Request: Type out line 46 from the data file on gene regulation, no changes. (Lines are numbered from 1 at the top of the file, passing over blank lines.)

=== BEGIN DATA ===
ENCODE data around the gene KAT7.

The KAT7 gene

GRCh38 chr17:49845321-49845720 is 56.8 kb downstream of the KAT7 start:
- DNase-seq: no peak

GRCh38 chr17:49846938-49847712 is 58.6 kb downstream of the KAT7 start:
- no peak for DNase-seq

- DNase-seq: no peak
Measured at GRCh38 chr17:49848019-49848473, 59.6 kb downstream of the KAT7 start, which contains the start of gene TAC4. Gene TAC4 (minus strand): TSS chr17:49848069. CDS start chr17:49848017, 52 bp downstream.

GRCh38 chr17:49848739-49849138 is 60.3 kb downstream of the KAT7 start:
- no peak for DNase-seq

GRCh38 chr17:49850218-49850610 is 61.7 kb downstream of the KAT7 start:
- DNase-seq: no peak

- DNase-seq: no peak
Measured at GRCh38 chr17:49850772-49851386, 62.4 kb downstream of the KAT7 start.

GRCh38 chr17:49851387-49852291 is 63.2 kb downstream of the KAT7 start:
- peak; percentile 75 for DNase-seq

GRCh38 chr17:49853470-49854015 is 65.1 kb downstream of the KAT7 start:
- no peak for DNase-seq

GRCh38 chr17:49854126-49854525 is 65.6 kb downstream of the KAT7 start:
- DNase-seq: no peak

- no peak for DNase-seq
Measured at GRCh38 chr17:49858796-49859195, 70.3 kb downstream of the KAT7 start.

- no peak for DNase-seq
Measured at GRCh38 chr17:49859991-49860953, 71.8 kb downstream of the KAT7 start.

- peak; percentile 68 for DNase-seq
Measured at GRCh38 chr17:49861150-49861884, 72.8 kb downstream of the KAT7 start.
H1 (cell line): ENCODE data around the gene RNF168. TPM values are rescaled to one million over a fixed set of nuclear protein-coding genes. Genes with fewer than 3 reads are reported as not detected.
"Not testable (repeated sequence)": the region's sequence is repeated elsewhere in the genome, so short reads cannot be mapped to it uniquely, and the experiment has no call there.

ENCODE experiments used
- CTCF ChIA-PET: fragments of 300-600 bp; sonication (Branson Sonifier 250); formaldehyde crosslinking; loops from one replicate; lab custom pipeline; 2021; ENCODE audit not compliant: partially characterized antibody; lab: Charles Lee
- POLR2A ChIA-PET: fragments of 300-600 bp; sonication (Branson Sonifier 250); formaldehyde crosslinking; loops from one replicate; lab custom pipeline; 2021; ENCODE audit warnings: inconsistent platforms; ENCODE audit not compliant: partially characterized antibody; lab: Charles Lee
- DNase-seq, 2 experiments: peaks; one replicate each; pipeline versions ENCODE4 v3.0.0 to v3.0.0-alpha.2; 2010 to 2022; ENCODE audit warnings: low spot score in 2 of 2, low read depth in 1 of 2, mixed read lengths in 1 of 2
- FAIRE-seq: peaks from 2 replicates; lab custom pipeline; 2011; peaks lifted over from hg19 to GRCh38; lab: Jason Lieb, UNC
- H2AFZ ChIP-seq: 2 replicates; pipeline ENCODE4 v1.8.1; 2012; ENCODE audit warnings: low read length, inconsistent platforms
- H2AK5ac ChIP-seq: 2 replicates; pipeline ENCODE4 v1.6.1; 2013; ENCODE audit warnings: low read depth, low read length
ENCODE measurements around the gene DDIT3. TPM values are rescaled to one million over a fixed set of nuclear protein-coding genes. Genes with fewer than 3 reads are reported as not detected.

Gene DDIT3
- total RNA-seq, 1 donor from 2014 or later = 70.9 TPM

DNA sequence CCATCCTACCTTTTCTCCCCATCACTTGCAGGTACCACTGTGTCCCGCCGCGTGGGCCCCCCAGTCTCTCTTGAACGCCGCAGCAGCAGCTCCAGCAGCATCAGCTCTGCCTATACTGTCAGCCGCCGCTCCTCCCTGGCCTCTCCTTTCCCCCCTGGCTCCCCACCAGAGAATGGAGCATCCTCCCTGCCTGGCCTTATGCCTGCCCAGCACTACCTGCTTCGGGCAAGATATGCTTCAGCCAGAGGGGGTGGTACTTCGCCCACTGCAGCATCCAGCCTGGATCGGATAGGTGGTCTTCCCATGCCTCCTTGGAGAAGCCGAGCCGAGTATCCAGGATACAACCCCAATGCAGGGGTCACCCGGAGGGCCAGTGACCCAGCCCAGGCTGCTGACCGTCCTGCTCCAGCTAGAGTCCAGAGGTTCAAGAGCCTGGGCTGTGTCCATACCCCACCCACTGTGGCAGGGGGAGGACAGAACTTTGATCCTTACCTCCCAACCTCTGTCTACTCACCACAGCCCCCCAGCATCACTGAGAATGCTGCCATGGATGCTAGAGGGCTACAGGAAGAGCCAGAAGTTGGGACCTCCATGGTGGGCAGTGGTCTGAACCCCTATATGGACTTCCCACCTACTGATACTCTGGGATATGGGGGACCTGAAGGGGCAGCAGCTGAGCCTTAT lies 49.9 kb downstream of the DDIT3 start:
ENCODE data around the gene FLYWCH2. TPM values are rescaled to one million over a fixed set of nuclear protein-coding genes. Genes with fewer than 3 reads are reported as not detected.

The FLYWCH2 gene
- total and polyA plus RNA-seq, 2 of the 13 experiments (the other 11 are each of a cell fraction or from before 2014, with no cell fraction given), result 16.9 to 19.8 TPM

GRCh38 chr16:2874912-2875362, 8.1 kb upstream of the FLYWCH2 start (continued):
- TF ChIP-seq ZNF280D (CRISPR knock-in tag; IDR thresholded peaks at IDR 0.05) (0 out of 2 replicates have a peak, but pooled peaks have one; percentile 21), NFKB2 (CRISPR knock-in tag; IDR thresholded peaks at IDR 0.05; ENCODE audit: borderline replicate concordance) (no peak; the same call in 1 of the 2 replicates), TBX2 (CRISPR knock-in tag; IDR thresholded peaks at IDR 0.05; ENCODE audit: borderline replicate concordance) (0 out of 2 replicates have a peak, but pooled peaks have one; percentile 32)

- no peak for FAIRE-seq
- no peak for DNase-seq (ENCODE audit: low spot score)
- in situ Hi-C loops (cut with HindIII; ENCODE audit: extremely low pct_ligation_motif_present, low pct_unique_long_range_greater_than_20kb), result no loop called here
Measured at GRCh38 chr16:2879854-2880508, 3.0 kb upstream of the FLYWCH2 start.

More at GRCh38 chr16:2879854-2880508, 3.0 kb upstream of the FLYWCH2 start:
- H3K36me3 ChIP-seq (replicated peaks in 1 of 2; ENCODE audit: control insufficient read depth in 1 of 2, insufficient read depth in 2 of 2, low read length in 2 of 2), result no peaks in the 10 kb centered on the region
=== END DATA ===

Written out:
- no peak for DNase-seq (ENCODE audit: low spot score)